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Laura Quilter Copyright Talk

Our Library Copyright group was addressed by librarian, copyright attorney, and researcher Laura Quilter today. She did a great job of giving the group a background on copyright law and how it affects college libraries. She also answered our questions about how we currently try to avoid copyright infringement. I think it went well — participants, please add your comments! Thanks to Sha Fagan and Julie Auster for making Laura’s visit possible.

Here is Laura’s powerpoint presentation, so I won’t summarize the whole talk, but I did come away with some interesting points which I don’t think were explicit in her notes:

  • Because copyright is privately enforced (there are no copypolice), copyright holders have an incentive to be as aggressive as possible. Therefore their vehemence doesn’t reflect, and shouldn’t be used to measure, the merits of their claims.
  • Copyright is a quasi-property right. Property rights have powerful imagery and we should beware carrying all the implications of property across an analogy to “intellectual property”.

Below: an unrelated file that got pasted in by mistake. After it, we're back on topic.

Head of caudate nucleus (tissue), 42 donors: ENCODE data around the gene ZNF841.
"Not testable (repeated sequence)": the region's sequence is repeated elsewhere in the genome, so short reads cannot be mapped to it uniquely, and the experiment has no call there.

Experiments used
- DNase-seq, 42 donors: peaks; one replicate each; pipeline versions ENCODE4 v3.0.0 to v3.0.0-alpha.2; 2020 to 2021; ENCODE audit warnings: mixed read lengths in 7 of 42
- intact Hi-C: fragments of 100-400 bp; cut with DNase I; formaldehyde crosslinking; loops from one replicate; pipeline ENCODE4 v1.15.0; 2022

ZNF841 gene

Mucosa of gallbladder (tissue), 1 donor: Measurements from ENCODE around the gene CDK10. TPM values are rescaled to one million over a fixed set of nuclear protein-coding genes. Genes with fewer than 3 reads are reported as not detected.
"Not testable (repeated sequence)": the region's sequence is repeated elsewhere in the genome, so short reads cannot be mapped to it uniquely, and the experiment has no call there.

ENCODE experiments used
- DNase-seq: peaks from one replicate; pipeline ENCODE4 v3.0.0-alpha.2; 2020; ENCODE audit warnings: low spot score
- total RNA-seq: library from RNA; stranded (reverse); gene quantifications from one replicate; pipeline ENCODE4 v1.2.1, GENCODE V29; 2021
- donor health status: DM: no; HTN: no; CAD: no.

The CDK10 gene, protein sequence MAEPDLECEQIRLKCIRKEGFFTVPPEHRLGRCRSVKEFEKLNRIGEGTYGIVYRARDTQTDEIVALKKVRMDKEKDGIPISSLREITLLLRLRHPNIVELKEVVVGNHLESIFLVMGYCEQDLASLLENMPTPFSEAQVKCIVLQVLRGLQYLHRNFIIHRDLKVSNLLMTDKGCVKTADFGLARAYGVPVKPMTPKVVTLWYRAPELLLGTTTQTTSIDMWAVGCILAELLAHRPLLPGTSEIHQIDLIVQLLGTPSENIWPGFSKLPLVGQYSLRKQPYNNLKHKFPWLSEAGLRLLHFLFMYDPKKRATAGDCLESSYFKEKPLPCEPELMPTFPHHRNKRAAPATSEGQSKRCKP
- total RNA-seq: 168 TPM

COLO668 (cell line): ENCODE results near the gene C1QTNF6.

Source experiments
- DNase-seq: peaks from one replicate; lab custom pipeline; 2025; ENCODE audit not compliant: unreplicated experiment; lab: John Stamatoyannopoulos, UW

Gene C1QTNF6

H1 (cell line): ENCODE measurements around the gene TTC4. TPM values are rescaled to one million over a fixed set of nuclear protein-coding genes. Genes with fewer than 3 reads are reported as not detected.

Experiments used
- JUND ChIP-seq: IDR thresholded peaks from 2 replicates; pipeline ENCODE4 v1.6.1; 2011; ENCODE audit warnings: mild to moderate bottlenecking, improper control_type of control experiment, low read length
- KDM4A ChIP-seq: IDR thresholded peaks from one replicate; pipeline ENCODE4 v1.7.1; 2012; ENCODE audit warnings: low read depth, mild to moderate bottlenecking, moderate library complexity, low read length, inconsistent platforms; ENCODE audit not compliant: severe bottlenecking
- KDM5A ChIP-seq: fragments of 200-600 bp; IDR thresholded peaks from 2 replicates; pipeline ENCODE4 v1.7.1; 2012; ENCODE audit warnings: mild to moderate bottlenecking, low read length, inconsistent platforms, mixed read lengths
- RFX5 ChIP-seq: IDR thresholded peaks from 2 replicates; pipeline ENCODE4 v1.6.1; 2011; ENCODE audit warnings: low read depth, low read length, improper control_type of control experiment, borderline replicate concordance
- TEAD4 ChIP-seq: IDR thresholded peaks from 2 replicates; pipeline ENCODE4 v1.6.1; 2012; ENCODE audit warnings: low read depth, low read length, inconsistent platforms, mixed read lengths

• Restricting access to on-campus users probably keeps us safe within “educational purposes”, which are specially protected under copyright law.
  • Forwarding an email, if you don’t get permission first, is a prima facie copyright infringement. We engage in many practices that could get us in trouble. We should not concern ourselves with eliminating all behavior that could conceivably lead to a lawsuit, but with reducing the amount and severity of risk.
  • Educational institutions making good-faith efforts to respect copyright can have infringement damages waived and just be enjoined from the infringing use, if such is found. Considering the privileged status of education in copyright law, together we are in a very strong legal position.
  • Every effort we make to comply is a “plus point” to be considered with the other circumstances of possible infringement. The important thing is that we make a good-faith effort to respect copyright.
  • Thinking through our policy is one of the best ways to bolster our case, should we get in trouble.

See also: Copyright Resources

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